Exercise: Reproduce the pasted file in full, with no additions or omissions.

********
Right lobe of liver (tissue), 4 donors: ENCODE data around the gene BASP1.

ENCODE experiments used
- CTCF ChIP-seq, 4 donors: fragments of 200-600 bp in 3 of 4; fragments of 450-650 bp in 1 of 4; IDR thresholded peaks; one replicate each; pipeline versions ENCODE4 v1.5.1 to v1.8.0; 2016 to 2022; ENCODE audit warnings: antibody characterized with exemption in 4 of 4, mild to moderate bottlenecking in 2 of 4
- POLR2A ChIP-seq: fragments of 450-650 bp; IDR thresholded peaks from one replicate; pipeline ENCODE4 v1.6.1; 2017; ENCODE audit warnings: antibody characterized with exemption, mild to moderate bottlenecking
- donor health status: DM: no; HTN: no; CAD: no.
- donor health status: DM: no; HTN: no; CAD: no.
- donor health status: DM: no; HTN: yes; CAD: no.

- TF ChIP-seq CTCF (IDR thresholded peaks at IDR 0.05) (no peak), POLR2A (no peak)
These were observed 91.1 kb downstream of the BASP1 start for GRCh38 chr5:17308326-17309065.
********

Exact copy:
Right lobe of liver (tissue), 4 donors: ENCODE data around the gene BASP1.

ENCODE experiments used
- CTCF ChIP-seq, 4 donors: fragments of 200-600 bp in 3 of 4; fragments of 450-650 bp in 1 of 4; IDR thresholded peaks; one replicate each; pipeline versions ENCODE4 v1.5.1 to v1.8.0; 2016 to 2022; ENCODE audit warnings: antibody characterized with exemption in 4 of 4, mild to moderate bottlenecking in 2 of 4
- POLR2A ChIP-seq: fragments of 450-650 bp; IDR thresholded peaks from one replicate; pipeline ENCODE4 v1.6.1; 2017; ENCODE audit warnings: antibody characterized with exemption, mild to moderate bottlenecking
- donor health status: DM: no; HTN: no; CAD: no.
- donor health status: DM: no; HTN: no; CAD: no.
- donor health status: DM: no; HTN: yes; CAD: no.

- TF ChIP-seq CTCF (IDR thresholded peaks at IDR 0.05) (no peak), POLR2A (no peak)
These were observed 91.1 kb downstream of the BASP1 start for GRCh38 chr5:17308326-17309065.